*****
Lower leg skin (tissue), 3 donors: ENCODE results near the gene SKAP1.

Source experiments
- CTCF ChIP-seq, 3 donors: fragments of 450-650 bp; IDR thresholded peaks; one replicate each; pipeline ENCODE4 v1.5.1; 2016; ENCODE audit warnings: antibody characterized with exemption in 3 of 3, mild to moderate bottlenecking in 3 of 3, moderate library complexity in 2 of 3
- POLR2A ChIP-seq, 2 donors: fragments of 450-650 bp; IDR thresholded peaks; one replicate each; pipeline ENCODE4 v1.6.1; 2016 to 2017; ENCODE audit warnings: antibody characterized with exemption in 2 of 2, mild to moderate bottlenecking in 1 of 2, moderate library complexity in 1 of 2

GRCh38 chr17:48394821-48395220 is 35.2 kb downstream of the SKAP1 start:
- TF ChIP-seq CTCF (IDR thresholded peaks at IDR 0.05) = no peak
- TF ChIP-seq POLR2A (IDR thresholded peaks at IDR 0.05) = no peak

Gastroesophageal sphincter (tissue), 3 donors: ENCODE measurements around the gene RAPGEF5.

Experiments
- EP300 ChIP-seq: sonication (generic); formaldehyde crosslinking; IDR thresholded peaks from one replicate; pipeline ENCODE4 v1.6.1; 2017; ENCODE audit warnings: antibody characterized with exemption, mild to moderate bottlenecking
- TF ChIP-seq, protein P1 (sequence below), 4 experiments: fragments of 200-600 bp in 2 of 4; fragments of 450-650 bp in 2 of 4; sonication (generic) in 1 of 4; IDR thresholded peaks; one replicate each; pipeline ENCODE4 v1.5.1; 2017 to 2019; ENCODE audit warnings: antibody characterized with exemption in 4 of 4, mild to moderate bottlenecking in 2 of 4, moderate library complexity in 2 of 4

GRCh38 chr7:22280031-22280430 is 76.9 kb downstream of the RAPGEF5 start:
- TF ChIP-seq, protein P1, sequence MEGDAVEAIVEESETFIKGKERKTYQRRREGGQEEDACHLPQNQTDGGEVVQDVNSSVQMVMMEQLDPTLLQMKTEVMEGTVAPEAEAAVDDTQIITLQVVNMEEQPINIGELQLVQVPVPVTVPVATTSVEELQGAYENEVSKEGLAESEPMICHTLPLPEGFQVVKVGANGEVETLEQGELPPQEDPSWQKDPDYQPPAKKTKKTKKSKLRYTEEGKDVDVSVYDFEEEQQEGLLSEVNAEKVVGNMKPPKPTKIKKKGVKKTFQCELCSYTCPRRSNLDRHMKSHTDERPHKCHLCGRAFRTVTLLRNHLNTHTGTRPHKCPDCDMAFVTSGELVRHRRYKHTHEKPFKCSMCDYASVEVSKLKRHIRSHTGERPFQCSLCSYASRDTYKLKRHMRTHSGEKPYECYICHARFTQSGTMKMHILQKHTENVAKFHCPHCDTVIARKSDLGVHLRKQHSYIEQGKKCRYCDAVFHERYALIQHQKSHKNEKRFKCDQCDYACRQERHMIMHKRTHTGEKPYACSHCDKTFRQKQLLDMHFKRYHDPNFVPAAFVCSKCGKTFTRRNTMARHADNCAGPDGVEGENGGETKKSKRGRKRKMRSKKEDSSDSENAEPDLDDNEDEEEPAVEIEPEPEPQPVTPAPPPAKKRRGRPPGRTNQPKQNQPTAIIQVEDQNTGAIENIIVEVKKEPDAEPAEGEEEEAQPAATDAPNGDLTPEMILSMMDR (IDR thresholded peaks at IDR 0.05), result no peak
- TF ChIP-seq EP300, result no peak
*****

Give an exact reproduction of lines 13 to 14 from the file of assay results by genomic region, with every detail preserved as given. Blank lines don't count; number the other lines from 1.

- TF ChIP-seq, protein P1, sequence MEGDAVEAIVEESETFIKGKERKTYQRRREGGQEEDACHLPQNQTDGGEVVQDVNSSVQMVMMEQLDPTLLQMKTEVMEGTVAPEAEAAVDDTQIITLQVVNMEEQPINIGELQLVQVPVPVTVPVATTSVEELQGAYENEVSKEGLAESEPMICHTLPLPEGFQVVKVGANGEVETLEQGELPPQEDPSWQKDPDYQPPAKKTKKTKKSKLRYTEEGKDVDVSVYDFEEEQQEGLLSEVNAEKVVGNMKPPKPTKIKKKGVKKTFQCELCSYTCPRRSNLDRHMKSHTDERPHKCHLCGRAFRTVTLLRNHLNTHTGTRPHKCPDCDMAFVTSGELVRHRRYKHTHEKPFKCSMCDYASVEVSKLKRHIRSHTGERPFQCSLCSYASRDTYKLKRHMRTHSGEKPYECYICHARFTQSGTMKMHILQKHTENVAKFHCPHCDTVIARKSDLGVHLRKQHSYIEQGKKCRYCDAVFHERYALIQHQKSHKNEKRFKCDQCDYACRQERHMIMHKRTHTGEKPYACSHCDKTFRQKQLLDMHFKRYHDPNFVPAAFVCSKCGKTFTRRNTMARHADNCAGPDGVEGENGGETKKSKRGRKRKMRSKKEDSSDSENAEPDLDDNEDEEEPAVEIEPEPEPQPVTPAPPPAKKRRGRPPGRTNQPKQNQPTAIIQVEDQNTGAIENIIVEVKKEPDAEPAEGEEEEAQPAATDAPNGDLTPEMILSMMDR (IDR thresholded peaks at IDR 0.05), result no peak
- TF ChIP-seq EP300, result no peak